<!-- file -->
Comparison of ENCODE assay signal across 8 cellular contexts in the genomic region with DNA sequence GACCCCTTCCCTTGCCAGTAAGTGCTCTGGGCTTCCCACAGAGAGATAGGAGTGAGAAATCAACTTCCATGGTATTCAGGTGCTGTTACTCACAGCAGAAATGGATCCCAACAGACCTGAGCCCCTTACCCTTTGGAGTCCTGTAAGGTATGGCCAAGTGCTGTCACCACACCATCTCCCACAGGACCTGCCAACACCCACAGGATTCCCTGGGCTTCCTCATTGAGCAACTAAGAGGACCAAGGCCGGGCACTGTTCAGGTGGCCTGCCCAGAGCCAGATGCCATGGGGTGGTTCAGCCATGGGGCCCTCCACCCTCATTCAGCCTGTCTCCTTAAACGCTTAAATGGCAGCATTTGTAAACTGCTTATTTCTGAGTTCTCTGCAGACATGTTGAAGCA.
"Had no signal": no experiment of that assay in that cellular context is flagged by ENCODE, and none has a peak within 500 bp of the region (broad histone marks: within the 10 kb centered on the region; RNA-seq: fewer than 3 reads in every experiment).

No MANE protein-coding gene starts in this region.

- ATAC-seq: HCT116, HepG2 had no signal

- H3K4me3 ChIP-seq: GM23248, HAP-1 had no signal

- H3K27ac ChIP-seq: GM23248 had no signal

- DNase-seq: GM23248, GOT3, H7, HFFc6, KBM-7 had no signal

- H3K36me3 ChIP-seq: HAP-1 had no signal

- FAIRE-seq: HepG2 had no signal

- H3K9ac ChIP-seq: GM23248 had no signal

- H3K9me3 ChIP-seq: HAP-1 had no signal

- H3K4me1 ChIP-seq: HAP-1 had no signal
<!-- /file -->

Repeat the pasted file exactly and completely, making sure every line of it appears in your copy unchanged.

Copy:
Comparison of ENCODE assay signal across 8 cellular contexts in the genomic region with DNA sequence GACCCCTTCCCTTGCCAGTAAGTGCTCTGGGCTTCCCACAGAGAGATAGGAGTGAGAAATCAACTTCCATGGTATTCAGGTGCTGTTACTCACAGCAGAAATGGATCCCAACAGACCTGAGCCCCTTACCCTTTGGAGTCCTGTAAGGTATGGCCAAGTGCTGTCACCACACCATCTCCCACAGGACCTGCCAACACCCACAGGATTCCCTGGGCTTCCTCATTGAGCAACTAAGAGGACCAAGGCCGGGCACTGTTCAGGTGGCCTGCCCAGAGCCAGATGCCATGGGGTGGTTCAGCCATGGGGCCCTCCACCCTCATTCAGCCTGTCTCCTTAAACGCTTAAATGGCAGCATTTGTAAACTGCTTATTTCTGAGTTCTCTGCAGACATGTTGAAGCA.
"Had no signal": no experiment of that assay in that cellular context is flagged by ENCODE, and none has a peak within 500 bp of the region (broad histone marks: within the 10 kb centered on the region; RNA-seq: fewer than 3 reads in every experiment).

No MANE protein-coding gene starts in this region.

- ATAC-seq: HCT116, HepG2 had no signal

- H3K4me3 ChIP-seq: GM23248, HAP-1 had no signal

- H3K27ac ChIP-seq: GM23248 had no signal

- DNase-seq: GM23248, GOT3, H7, HFFc6, KBM-7 had no signal

- H3K36me3 ChIP-seq: HAP-1 had no signal

- FAIRE-seq: HepG2 had no signal

- H3K9ac ChIP-seq: GM23248 had no signal

- H3K9me3 ChIP-seq: HAP-1 had no signal

- H3K4me1 ChIP-seq: HAP-1 had no signal